Ebola Researcher Prof. Sharon Crary Discusses the Virus with Wired
October 4, 2014
"You should be afraid of Ebola -- if you live in some parts of West Africa. But here in the United States? Not so much," reports Wired in a story that quotes Sharon Crary, Percy L. Julian Professor of Chemistry and Biochemistry at DePauw University. "Crary studies the Ebola virus and worked with the CDC’s Viral Special Pathogens Branch, where she was part of the response team for the 2000 Ebola outbreak in Gulu, Uganda," writes Nadia Drake.
According to Dr. Crary, "The virus doesn’t easily go from one person to the next. It seems like it does, maybe, because Ebola is scary. It is unknown and has a high fatality rate and requires isolation or quarantine and has no known cure."
The professor adds, "It seems to take a lot of virus particles to exist inside a patient before that virus starts entering the bodily fluids to be accessible to another person. And this high virus [concentration] doesn’t happen until later in infection, when symptoms are already starting to show."
Drake notes, "This is the simple reason you can’t catch Ebola by sharing an airplane, or a dinner table, or a house, with someone who isn’t showing signs of the disease. However, it appears that some people are worried about riding in the same airplanes that carried the first U.S. Ebola patient from Liberia to Texas, despite the fact that the patient was not sick while he was traveling. 'Even though health officials maintain there is no risk to passengers, if you were a passenger on a plane that had carried an Ebola victim, it might be something you would want to know,' claims a story from ABC News. In reality, the information is completely inconsequential."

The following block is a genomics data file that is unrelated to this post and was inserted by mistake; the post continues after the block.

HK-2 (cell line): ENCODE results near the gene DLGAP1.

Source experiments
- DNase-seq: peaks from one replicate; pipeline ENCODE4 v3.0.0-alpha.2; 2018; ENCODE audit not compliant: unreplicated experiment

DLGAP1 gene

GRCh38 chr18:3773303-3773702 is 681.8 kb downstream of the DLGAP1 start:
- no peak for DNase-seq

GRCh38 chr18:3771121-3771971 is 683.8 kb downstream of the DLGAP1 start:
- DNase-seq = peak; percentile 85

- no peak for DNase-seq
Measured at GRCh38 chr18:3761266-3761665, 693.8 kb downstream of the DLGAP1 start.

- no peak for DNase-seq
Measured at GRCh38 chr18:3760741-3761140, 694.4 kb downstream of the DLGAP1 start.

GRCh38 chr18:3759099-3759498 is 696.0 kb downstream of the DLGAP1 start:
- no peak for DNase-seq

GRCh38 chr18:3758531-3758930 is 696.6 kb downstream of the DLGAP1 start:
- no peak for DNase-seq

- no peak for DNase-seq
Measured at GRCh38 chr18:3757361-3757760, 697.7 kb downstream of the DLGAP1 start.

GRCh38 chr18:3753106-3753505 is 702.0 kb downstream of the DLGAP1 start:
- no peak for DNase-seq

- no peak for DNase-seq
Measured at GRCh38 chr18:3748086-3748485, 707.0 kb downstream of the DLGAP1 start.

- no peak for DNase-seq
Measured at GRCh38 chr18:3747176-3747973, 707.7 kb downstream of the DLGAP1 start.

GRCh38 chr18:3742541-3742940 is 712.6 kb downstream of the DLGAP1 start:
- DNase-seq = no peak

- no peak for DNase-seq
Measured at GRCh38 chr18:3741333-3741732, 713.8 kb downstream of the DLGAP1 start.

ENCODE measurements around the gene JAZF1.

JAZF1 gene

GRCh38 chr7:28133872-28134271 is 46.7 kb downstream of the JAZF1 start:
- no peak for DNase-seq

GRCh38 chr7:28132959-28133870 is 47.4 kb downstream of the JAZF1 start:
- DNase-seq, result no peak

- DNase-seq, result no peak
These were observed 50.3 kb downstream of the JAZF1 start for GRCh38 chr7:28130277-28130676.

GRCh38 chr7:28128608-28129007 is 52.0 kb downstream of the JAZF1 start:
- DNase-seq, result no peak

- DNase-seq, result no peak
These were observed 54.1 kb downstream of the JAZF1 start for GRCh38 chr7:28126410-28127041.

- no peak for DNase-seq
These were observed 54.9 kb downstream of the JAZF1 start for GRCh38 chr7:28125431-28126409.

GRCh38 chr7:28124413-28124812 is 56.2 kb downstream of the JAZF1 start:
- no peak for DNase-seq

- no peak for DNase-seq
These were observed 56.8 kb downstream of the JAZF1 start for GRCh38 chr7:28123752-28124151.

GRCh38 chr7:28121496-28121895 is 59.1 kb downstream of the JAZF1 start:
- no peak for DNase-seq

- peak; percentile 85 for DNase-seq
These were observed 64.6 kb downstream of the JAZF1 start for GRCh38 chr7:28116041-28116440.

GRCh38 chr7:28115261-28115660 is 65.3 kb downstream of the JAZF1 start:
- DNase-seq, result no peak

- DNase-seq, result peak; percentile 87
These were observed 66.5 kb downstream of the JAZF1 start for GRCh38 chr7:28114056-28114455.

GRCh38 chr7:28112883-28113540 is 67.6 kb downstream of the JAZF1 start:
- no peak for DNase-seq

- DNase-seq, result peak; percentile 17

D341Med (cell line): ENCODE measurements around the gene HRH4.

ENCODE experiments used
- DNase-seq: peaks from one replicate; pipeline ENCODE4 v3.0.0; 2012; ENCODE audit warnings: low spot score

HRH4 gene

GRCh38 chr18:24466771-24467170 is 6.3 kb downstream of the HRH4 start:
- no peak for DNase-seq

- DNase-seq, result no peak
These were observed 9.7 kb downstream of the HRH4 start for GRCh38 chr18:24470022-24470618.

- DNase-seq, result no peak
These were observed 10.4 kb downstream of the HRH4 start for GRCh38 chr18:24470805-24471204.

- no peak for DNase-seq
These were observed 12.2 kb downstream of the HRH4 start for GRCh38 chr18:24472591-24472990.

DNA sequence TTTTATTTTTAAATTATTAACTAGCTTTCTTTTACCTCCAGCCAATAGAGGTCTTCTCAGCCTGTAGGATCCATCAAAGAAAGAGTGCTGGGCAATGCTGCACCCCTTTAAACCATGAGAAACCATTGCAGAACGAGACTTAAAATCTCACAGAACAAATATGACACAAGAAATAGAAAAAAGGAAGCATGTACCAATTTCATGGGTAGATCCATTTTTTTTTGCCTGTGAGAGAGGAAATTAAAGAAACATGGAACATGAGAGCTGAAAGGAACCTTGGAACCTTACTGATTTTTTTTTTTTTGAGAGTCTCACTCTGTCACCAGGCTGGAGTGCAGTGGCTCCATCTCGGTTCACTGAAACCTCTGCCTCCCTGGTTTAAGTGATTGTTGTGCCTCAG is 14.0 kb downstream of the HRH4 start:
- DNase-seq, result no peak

"The man was not symptomatic," Crary explains. "He didn’t have enough virus in his body to be able to be shedding any virus from his body. So there is simply no way that there is any virus on that plane that he was on."
You'll find the complete article at Wired's website.
In August, Sharon Crary authored an essay on the Ebola virus that was published in New York's Long Island Press. A summary is available here.
In 2004, Dr. Crary received a National Institutes of Health (NIH) to support research with her students in a project entitled, "Initiation of Nucleocapsid Assembly in Ebola Virus." Learn more here.